Following a series of tests indicating that water from private wells in Dimock Township, PA, is safe to drink, the U.S. Environmental Protection Agency (EPA) on Wednesday said it has determined “that there are not levels of contaminants present that would require additional action by the agency” and it has no plans to further test water samples in the township.

In May EPA said it had completed the sampling process at 61 homes in the Susquehanna County community but planned to resample four wells where previous testing by Cabot Oil & Gas Corp. and the state Department of Environmental Protection (DEP) “showed levels of contaminants that pose a health concern but where EPA’s initial round of sampling data did not detect levels that would require action” (see Shale Daily, May 15). Water from wells at a total of 64 homes in the township were tested between January and June of this year, EPA said Wednesday.

“Our goal was to provide the Dimock community with complete and reliable information about the presence of contaminants in their drinking water and to determine whether further action was warranted to protect public health,” said EPA Regional Administrator Shawn M. Garvin. “The sampling and an evaluation of the particular circumstances at each home did not indicate levels of contaminants that would give EPA reason to take further action.”

EPA had been delivering temporary water supplies “as a precautionary step” to homes where data had previously indicated that water from four wells contained levels of contaminants that posed health concerns. “At one of those wells EPA did find an elevated level of manganese in untreated well water. The two residences serviced by the well each have water treatment systems that can reduce manganese to levels that do not present a health concern,” EPA said.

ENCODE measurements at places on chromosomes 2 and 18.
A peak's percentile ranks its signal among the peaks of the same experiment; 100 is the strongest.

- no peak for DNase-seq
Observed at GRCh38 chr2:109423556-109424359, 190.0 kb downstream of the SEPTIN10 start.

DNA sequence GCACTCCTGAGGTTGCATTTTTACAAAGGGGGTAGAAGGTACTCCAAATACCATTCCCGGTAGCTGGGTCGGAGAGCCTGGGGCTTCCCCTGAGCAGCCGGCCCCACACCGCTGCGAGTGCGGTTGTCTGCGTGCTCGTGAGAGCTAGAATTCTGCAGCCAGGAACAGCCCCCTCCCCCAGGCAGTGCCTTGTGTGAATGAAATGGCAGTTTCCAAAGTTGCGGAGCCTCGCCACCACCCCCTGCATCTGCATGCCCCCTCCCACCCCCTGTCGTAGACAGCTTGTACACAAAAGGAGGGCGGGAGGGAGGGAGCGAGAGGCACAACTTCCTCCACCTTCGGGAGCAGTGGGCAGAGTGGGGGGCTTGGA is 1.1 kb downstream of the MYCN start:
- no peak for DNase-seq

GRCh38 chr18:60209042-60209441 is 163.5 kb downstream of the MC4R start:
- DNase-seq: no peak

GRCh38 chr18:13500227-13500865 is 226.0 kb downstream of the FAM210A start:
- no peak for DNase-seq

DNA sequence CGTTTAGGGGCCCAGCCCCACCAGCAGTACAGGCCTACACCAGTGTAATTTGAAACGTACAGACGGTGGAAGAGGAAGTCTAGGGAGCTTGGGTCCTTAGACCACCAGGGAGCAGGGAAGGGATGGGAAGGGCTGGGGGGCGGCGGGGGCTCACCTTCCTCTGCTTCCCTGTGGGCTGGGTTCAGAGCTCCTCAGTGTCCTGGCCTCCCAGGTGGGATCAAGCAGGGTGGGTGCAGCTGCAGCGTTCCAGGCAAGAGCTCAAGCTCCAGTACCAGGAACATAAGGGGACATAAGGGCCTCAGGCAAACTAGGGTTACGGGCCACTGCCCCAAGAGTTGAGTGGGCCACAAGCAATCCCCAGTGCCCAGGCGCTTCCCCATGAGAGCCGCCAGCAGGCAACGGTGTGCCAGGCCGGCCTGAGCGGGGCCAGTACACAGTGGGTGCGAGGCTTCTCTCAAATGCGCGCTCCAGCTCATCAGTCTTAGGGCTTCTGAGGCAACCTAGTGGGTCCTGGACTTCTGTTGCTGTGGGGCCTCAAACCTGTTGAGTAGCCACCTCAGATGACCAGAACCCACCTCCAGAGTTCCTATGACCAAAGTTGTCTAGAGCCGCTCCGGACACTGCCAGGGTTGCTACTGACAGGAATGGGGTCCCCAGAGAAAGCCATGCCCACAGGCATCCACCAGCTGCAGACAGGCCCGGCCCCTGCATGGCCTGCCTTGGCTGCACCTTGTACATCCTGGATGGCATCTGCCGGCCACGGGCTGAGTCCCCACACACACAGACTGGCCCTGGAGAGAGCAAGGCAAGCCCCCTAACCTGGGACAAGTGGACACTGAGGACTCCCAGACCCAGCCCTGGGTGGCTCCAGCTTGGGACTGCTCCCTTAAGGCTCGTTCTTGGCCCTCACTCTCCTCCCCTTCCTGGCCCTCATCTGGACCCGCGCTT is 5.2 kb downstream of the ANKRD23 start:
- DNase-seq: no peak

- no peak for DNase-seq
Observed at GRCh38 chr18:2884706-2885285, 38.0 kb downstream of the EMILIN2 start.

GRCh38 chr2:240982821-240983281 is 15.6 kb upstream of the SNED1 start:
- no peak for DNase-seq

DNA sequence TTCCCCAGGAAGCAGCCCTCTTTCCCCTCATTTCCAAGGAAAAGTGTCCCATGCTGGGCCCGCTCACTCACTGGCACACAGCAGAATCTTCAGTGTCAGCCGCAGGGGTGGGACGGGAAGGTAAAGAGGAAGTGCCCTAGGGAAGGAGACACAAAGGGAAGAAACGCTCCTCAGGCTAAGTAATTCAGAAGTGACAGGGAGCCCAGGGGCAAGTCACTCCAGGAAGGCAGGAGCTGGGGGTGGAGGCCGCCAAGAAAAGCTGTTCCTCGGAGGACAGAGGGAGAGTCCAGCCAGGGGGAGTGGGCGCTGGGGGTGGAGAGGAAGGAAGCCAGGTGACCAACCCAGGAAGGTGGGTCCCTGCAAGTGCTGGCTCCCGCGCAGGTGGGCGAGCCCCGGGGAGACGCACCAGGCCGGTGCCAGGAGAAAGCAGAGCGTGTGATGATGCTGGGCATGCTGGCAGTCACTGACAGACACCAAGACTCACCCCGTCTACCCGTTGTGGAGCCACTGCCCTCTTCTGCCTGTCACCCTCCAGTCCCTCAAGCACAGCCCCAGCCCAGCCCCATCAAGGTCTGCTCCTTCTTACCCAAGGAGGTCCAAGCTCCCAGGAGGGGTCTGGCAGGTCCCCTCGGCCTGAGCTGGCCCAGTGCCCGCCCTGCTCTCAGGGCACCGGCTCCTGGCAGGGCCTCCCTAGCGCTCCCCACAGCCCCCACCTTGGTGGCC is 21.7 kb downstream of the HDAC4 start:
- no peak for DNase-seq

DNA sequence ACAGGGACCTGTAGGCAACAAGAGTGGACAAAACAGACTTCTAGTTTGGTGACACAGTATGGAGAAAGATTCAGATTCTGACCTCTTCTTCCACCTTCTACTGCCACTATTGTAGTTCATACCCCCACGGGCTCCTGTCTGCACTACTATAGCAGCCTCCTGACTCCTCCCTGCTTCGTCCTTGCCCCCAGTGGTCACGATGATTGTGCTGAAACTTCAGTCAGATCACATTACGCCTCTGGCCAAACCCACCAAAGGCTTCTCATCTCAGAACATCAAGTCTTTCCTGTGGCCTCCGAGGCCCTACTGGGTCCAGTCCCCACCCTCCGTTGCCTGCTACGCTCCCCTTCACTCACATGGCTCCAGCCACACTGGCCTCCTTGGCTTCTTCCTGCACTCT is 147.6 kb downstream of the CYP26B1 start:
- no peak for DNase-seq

“As a result of the two rounds of sampling at these four wells, EPA has determined that it is no longer necessary to provide residents with alternative water. EPA is working with residents on the schedule to disconnect the alternate water sources provided by EPA.”

During the sampling in Dimock, EPA found hazardous substances — specifically arsenic, barium and manganese — all of which can be naturally occurring substances, in well water at five homes at levels that could present a health concern. “In all cases the residents have now or will have their own treatment systems that can reduce concentrations of those hazardous substances to acceptable levels at the tap,” EPA said.

The announcement follows a string of findings that seemed to exonerate Cabot of responsibility for any groundwater contamination. In May EPA said a fourth and final round of testing indicated that water from 12 private wells in Dimock was safe to drink, and found no evidence of contamination from natural gas drilling. Earlier this year, EPA deemed water samples safe to drink from 11 households in the Carter Road/Meshoppen Creek Road area, followed by the same finding at another 20 wells in the township (see Shale Daily, April 10; March 19).

EPA’s findings “are consistent with thousands of pages of water quality data previously accumulated by state and local authorities and by Cabot Oil & Gas,” Cabot said. “As with the other findings, EPA did not indicate that those contaminants that were detected bore any relationship to oil and gas development in the Dimock area.”

EPA officials said in January the agency would take water samples from homes in Dimock, much to the chagrin of the DEP and Cabot, which had both maintained that Dimock’s water was safe (see Shale Daily, Jan. 27; Jan. 23). The EPA had previously agreed with that sentiment, but it reversed its position last December and asked residents to participate in a survey (see Shale Daily, Jan. 3).

In a Twitter message sent Wednesday afternoon, Marcellus Shale Coalition President Kathryn Klaber said the announcement signaled an end to EPA’s foray into Dimock. “We’re now able to close this chapter once and for all,” Klaber tweeted.